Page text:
I have a new working paper available (it is under consideration as we speak). The paper studies Canada’s Anti-Combines Act of 1889. The Act, meant to limit collusion in business practices, was passed a full year before the American Sherman Antitrust Act. It is generally a forgotten piece of history that Canada adopted such an Act before the United States. However, the Act’s genesis is very much like that of the Sherman Act. In the paper, I study price and output evidence and argue that the impetus for its passage had little (if nothing) to do with consumer welfare. The paper is available here on SSRN and the abstract is below:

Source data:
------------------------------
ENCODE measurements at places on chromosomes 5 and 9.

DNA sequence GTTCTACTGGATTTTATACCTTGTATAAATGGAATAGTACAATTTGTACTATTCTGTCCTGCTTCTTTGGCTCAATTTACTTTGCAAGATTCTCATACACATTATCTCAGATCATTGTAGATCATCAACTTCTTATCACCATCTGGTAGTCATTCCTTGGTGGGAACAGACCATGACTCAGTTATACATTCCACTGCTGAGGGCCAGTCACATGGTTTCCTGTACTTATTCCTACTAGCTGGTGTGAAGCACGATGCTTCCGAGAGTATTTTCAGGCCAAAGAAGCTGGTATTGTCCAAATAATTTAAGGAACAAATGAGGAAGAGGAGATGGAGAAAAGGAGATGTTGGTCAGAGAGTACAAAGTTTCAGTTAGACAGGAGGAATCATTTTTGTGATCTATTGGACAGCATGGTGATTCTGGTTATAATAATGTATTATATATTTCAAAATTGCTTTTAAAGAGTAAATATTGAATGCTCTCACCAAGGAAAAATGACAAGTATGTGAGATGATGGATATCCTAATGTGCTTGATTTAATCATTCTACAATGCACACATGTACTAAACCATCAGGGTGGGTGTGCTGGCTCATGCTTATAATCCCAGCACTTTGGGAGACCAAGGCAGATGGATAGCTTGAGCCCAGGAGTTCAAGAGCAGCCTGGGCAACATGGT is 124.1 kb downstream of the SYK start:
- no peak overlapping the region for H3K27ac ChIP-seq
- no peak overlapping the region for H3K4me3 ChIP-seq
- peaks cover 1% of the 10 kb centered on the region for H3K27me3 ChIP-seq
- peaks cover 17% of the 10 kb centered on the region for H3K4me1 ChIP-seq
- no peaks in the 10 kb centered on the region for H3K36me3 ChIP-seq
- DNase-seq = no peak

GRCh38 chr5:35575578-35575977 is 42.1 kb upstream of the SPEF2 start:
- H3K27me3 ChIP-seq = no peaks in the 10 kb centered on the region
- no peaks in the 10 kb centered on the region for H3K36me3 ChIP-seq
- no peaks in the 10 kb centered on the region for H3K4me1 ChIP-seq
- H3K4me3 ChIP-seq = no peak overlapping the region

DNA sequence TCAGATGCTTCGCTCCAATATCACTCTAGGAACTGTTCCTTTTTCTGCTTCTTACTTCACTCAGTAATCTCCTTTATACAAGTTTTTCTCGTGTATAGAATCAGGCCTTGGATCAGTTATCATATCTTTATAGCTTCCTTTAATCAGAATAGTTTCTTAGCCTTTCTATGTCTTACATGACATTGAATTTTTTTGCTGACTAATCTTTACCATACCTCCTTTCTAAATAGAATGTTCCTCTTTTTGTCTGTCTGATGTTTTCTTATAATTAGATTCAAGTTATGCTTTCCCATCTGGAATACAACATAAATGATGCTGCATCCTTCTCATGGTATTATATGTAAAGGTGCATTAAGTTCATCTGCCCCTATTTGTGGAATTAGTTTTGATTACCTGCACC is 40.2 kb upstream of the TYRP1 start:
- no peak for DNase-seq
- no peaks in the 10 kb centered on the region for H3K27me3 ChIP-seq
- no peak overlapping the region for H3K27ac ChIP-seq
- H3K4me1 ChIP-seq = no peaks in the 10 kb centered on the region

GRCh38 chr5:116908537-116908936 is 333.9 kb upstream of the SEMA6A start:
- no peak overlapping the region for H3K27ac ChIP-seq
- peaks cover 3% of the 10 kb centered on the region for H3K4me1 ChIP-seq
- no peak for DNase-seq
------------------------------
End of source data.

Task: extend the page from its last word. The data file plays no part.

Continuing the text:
It is a little-known fact that Canada adopted its own antitrust laws one year before the landmark Sherman Antitrust Act of 1890. The Anti-Combines Act of 1889 was adopted after a decade in which ‘combines’ (the Canadian equivalent of ‘trusts’) grew more numerous. From their numbers, Canadian historians, legal scholars and economists inferred that consume welfare was hindered. However, price and output evidence has never been marshalled to provide even a first step towards assessing the veracity of this claim. This paper undertakes that task. I highlight that the output from industries accused of collusion increased faster than national output in the decade before the passage of the Act and that their prices accordingly fell faster than the national price index. I argue that these findings militate for the position that the origins of Canada’s Anti-Combines Act were rooted in rent-seeking processes similar to those that American scholars have found driving the Sherman Antitrust Act of 1890.